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Advice needed for Self Study Textbook - Guoyu


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Hello - this is my first post on this forum :)

I will be moving to Taiwan this fall and plan to start seriously self-studying mandarin next month. I would like some recommendations on textbooks I can use for self-study.

This textbook would be supplemental to a lot of different material but I do need some structure in my studies because I can tend to veer off too much into things that interest me while ignoring more practical basics. Additionally, I would like to follow a textbook to have some idea of what is expected for levels in whatever standards they use in case I want to attend a Taiwanese university Mandarin language program in the future.

I will be visiting both Taiwan and America in the next few months so I have lots of opportunities to review and buy materials, but just need the suggestions. It seems like Practical Audio-Visual Chinese (PAVC) and Far East Everyday Chinese are recommended on this forum, but any other ideas are welcome.

Thank you!

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There's lots of good stuff out there... so it would help if you were more specific about your needs, prefered methods, etc.

For myself, I started out with Julian Wheatley's pinyin textbook. It's easy to work through yet rich with cultural and colloquial content. You can get large sections of an older version for free on MITs OCW website, but I'd recommend the print version.

After that, I used Duanduan Li's Primer for Advanced Beginners (Columbia Uni Press). I'd recommend the traditional character version if you're heading to Taiwan. This primer was what got me over the beginner's hurdle of decoding and start actually reading.

good luck! 加油

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We also used Duanduan Li's Primer for Advanced Beginners (traditional characters version) in a class I took in the USA. Great book. Another one I highly recommend is Taiwan Today. It's written by Professor Shou-hsin Teng who previously served as the director of ICLP (then IUP). However, it's not a beginner book. We used it in our 2nd semester of 2nd year so it's right at the end of the intermediate level. I would say that the grammar points in that book covers the majority of what you need to know to articulate your thoughts in speech and writing.

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Thank you both for your help. I will look into these suggestions.

I am planning on using podcasts and already have a few tutors set up, and am considering a Skritter account. But I guess I would need a textbook to provide more structure, and to help with more grammar and reading comprehension and vocab ideas. Although I'm sure I'll learn vocab from the podcasts too.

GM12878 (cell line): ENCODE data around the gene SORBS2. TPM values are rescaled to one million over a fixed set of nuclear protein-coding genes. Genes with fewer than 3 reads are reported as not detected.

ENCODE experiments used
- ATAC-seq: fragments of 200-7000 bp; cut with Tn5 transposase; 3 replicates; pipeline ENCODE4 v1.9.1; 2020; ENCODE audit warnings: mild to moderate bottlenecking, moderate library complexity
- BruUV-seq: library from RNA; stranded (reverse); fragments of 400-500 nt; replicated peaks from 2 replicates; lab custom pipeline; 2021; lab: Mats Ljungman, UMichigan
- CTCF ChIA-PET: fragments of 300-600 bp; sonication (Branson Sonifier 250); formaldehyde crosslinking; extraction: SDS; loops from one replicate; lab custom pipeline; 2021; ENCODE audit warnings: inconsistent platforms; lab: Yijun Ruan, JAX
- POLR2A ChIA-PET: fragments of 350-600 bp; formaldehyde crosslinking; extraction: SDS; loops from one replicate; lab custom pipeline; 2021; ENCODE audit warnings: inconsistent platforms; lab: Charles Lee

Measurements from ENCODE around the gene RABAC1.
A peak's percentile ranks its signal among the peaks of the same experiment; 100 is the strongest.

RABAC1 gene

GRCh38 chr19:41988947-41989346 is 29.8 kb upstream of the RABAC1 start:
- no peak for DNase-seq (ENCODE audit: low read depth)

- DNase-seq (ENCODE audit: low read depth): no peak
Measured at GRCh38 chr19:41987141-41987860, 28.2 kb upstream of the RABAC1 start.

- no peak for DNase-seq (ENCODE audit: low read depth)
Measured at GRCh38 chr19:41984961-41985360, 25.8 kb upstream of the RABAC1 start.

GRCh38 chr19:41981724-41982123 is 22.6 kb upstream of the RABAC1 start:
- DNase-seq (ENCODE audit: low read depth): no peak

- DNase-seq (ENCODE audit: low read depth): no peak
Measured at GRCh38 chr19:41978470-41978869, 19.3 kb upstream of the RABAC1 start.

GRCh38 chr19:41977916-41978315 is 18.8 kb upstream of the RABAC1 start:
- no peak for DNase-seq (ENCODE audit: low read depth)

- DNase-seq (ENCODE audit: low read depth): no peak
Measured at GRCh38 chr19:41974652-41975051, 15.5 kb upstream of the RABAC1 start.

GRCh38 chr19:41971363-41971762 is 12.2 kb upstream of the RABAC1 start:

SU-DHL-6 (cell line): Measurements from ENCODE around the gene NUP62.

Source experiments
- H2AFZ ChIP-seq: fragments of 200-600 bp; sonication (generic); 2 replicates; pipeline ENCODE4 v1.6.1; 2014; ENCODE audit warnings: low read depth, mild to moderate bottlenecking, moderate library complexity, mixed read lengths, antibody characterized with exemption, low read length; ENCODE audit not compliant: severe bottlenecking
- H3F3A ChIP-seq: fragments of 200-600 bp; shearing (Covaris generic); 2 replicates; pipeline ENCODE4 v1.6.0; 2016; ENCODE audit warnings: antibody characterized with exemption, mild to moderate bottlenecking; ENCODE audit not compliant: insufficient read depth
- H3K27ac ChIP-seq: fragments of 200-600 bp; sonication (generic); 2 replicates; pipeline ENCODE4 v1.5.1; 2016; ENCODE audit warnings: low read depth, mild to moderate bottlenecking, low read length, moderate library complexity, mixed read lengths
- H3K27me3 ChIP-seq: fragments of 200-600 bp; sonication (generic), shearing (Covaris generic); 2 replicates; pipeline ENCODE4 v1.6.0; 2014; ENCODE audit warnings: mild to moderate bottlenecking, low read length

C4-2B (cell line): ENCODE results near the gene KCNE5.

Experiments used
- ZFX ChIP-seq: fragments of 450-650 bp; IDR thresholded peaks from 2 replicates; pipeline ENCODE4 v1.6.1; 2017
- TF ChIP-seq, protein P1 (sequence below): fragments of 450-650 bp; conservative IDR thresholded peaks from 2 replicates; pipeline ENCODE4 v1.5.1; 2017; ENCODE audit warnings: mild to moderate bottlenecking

Thanks again, especially if you have any more book suggestions :)

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PAVC and Far East are both good. Every program in Taiwan that I know of, including ICLP, uses one or the other, if not both. I would tend to recommend PAVC over Far East, but Far East is good in that it includes some info on written-style Chinese. That's nothing you can't get from other sources, of course, and in that respect I would say Taiwan Today is much better once you're ready for it (it's somewhere around the level of PAVC 3-4, and IMO is a great complement to those books).

I'd recommend going to the Lucky Bookstore on Heping East Road (大安區和平東路一段182-3號 is the address if you need it) near 師大. It's on the second floor, and they have a ton of textbooks and other stuff for learners. They have a bunch of other stuff too (it's the bookstore for the university) but the language material is placed very obviously so you'll have no problem finding it.

As far as levels at programs in Taiwan, I know that at MTC where I study, levels 1-4 correspond to PAVC Books 1-4. In the placement test you have a short conversation with a teacher, and then a computer-based test. The test, if I remember correctly, is reading comprehension only. It may have had listening comprehension, but I'm not sure.

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  • 1 month later...

@ Meng Lelan

I own PAVC level 1 + 2, but in my opinion the lesson topics are mostly around student life, which makes the material quite boring. In the other hand the presentation of grammar patterns is very good.

I like "Taiwan Today" very much. It covers a lot of interesting cultural aspects together with useful patterns.

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